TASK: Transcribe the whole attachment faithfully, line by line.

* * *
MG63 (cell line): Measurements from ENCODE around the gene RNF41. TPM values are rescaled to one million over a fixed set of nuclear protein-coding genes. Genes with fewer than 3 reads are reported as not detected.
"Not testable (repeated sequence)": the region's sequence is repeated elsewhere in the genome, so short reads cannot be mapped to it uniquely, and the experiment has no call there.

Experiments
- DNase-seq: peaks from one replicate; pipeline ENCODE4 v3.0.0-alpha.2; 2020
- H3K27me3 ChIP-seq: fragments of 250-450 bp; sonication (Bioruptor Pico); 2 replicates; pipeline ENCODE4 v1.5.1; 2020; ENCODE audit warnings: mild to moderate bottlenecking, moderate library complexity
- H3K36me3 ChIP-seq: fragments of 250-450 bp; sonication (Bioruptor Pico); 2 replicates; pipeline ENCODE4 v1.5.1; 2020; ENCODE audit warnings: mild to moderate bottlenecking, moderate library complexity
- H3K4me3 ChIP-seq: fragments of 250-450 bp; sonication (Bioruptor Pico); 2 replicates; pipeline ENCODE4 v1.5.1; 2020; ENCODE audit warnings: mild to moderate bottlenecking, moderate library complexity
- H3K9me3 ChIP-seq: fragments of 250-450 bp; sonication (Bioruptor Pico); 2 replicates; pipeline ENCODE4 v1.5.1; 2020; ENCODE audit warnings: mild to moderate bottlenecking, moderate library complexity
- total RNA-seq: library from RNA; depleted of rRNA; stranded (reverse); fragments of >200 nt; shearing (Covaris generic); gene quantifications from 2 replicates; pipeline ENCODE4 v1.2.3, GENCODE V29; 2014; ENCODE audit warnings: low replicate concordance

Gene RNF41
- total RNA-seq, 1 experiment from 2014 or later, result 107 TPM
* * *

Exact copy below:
MG63 (cell line): Measurements from ENCODE around the gene RNF41. TPM values are rescaled to one million over a fixed set of nuclear protein-coding genes. Genes with fewer than 3 reads are reported as not detected.
"Not testable (repeated sequence)": the region's sequence is repeated elsewhere in the genome, so short reads cannot be mapped to it uniquely, and the experiment has no call there.

Experiments
- DNase-seq: peaks from one replicate; pipeline ENCODE4 v3.0.0-alpha.2; 2020
- H3K27me3 ChIP-seq: fragments of 250-450 bp; sonication (Bioruptor Pico); 2 replicates; pipeline ENCODE4 v1.5.1; 2020; ENCODE audit warnings: mild to moderate bottlenecking, moderate library complexity
- H3K36me3 ChIP-seq: fragments of 250-450 bp; sonication (Bioruptor Pico); 2 replicates; pipeline ENCODE4 v1.5.1; 2020; ENCODE audit warnings: mild to moderate bottlenecking, moderate library complexity
- H3K4me3 ChIP-seq: fragments of 250-450 bp; sonication (Bioruptor Pico); 2 replicates; pipeline ENCODE4 v1.5.1; 2020; ENCODE audit warnings: mild to moderate bottlenecking, moderate library complexity
- H3K9me3 ChIP-seq: fragments of 250-450 bp; sonication (Bioruptor Pico); 2 replicates; pipeline ENCODE4 v1.5.1; 2020; ENCODE audit warnings: mild to moderate bottlenecking, moderate library complexity
- total RNA-seq: library from RNA; depleted of rRNA; stranded (reverse); fragments of >200 nt; shearing (Covaris generic); gene quantifications from 2 replicates; pipeline ENCODE4 v1.2.3, GENCODE V29; 2014; ENCODE audit warnings: low replicate concordance

Gene RNF41
- total RNA-seq, 1 experiment from 2014 or later, result 107 TPM